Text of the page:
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Doctors Told Me I Shouldn’t Run—I Just Completed My 2nd Marathon

“You should never run.”

I can’t even remember the first time I heard those words from a concerned health professional, and I know I haven’t heard them for the last time. Despite this, I am still basking in the post-race glory, having just completed my second full marathon, the 2016 NYC Marathon.

When people get to know me, they are surprised to learn that I live with a chronic illness. In many ways, I consider myself lucky because there are no visible signs; I can choose if and when I want to reveal this information. I’m generally very open about my experience and am grateful for the opportunity to raise awareness about living with chronic illness. My body produces abnormal collagen, a condition called Ehlers-Danlos Syndrome (EDS), which can affect my health in many different ways. Mainly, it causes extreme joint instability, leading to frequent dislocations and chronic pain. It is something I was born with, and it will continue to impact my life every day. And it means that I was definitely never “meant” to run a marathon.

Mile 17

How did I do it, not once, but twice? Here are a few of the key ingredients to my marathon success.

1. Careful and deliberate training.

I am so lucky to have a team of trainers who have taken the time to get to know me and understand my physical limitations. I actually hardly ran leading up to the NYC Marathon, focusing instead on strengthening the muscles around unstable joints. I got my cardio in primarily through cycling and swimming, low-impact activities that have a low risk of exacerbating my chronic dislocations.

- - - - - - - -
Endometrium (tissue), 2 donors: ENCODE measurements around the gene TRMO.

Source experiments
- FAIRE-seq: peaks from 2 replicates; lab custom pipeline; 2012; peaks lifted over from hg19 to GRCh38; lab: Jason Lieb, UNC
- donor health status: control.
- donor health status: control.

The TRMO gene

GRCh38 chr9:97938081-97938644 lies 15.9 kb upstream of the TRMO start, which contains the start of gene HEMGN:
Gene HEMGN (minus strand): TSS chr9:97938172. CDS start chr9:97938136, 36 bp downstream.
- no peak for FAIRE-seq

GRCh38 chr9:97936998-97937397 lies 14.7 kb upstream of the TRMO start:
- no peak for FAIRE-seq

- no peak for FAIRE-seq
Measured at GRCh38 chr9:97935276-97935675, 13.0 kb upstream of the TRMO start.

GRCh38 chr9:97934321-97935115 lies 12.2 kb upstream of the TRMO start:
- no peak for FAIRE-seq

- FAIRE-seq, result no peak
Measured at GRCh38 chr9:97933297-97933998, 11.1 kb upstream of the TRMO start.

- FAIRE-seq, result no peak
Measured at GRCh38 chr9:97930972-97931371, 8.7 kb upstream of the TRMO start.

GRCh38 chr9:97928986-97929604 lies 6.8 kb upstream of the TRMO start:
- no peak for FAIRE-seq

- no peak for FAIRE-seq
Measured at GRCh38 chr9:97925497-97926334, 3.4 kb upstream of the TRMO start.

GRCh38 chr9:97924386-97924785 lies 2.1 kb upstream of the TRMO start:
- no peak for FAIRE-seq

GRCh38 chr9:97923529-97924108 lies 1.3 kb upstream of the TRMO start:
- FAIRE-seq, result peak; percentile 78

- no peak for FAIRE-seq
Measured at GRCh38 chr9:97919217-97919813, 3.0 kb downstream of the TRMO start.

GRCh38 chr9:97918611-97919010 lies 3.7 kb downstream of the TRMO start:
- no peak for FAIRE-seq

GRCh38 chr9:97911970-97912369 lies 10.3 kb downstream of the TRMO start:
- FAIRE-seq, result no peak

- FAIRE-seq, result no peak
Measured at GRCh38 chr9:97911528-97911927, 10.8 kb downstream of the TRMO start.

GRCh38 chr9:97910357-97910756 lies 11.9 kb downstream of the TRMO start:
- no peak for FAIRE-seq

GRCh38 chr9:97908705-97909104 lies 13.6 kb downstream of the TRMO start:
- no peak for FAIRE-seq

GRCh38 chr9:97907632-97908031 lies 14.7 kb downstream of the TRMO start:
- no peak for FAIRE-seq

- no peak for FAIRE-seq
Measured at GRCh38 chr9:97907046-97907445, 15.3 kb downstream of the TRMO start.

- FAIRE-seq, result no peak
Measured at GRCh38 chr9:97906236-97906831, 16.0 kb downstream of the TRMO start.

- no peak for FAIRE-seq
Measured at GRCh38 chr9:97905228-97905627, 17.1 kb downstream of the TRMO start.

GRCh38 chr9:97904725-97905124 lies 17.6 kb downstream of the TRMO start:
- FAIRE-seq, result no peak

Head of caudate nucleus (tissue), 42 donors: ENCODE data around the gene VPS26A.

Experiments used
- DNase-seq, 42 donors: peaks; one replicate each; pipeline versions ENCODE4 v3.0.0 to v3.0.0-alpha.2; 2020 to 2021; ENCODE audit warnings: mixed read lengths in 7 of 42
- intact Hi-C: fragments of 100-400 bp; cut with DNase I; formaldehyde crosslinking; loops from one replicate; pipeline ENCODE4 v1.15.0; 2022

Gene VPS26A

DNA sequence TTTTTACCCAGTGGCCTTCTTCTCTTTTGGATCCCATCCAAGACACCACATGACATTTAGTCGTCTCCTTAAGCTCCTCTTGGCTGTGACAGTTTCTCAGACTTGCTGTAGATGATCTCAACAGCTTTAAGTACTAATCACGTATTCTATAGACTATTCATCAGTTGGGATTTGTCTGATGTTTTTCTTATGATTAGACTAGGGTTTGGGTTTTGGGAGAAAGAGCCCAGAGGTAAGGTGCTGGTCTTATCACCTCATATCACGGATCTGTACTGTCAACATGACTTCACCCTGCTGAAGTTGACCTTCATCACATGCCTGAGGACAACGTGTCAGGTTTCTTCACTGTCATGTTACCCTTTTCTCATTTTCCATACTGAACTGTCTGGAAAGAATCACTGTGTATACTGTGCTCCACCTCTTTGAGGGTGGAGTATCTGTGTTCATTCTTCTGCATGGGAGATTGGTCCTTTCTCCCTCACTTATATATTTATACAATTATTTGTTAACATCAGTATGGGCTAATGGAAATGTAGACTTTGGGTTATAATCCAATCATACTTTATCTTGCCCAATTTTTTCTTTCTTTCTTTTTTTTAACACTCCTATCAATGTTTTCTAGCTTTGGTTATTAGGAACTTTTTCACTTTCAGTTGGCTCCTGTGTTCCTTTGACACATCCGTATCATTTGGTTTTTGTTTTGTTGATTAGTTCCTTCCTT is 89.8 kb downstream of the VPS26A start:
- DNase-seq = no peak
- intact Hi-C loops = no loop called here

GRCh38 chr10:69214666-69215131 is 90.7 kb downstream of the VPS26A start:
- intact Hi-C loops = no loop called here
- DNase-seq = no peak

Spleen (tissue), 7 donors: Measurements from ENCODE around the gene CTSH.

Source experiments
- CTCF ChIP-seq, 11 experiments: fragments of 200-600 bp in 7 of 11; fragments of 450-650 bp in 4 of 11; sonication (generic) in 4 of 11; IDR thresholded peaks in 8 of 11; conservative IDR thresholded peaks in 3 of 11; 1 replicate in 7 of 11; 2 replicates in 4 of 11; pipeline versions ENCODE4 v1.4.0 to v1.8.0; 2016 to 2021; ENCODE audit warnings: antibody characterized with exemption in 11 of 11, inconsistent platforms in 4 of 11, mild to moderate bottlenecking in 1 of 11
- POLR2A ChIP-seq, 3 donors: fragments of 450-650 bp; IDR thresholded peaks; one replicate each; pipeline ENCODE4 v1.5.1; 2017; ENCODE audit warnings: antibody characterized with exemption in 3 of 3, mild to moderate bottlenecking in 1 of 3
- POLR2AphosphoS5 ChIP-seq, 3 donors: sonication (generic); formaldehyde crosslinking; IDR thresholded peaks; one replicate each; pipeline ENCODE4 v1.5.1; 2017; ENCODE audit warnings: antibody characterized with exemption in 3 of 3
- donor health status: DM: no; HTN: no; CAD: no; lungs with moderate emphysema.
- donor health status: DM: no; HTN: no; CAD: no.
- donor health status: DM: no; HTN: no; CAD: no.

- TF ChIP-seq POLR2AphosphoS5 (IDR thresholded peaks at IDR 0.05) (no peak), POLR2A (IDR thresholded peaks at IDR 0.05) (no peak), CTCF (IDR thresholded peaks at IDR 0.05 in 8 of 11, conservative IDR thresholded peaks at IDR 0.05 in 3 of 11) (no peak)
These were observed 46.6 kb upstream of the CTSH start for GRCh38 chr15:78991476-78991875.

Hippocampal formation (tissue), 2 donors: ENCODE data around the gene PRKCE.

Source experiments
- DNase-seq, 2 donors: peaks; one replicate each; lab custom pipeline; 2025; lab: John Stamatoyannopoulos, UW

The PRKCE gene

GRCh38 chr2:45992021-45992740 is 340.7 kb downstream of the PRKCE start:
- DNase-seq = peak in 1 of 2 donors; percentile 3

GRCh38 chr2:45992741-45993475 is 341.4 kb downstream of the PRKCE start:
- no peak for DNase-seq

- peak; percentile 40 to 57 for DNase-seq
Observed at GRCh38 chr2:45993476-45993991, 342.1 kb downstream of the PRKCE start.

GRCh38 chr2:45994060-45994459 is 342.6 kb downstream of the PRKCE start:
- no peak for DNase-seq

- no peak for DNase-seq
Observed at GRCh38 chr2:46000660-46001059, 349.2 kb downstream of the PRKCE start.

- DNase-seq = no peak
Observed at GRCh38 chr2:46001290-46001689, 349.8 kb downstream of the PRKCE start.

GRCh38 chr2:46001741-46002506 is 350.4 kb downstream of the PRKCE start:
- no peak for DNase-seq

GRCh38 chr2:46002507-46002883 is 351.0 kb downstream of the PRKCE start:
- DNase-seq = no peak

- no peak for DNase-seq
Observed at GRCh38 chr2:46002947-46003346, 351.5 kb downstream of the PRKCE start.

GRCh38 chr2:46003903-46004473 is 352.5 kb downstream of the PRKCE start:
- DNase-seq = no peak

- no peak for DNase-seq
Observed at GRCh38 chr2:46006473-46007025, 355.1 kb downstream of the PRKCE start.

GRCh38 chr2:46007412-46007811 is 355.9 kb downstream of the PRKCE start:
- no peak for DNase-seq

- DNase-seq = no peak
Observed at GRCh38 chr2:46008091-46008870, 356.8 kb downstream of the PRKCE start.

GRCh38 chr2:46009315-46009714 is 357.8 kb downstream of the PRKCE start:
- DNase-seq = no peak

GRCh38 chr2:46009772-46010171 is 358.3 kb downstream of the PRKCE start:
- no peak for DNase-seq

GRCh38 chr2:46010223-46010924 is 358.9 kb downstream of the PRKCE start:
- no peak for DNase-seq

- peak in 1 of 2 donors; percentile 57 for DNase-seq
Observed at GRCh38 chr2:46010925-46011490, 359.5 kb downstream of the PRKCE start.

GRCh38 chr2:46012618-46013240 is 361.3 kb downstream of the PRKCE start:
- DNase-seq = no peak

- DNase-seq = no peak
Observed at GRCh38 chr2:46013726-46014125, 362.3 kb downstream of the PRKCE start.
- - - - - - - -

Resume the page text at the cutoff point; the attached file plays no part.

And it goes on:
2. Making a plan and sticking with it.

This applies to my mentality in training and on race day. I had a limited amount of time to train for New York due to an injury this summer, so I knew I had to be regimented and disciplined. I signed up for shorter races every weekend prior to the marathon, knowing that I would lose my registration fee if I didn’t show up. The post-race snacks and medals were an added incentive too! Between long runs on the weekends, I filled my weekdays with classes at my gym, where fellow members ask where you’ve been if you don’t show up for a day or two. I made my upcoming marathon known to my gym friends, and they continued to make sure I showed up to my planned training sessions. For race itself, I knew I wanted to employ a walk/run strategy. I studied the course beforehand and planned where I would take my walk breaks. This helped me mentally and physically break up 26.2 miles, making the whole thing feel slightly less daunting.

3. Pure stubbornness and mental determination.

My parents used to lament that I hated hearing the word “no.” Apparently this is still true because once I was told that I couldn’t or shouldn’t run, I felt the need to prove my doctors wrong. I didn’t just want to let them know that I could go for a casual jog once in a while, but rather, I wanted to shatter their expectations and run further than 99% of the population ever will. This became my “why.” Every time I picked up a barbell, clipped in my cycling shoes, or laced up my sneakers to run, I pictured myself crossing the marathon finish line. I imagined how proud of me my friends and family would be for doing something that no one ever thought possible. More importantly, I thought about how proud I would be of myself for exceeding even my own expectations.

Marathon FinishStanding on the other side of my second marathon finish line, I’m still in disbelief at what this body was able to do. I’m filled with gratitude that I get the platform to share my story, and I hope that it can inspire others to do what they never thought possible!

Have you ever run a marathon or another race? What helped you get to the finish line?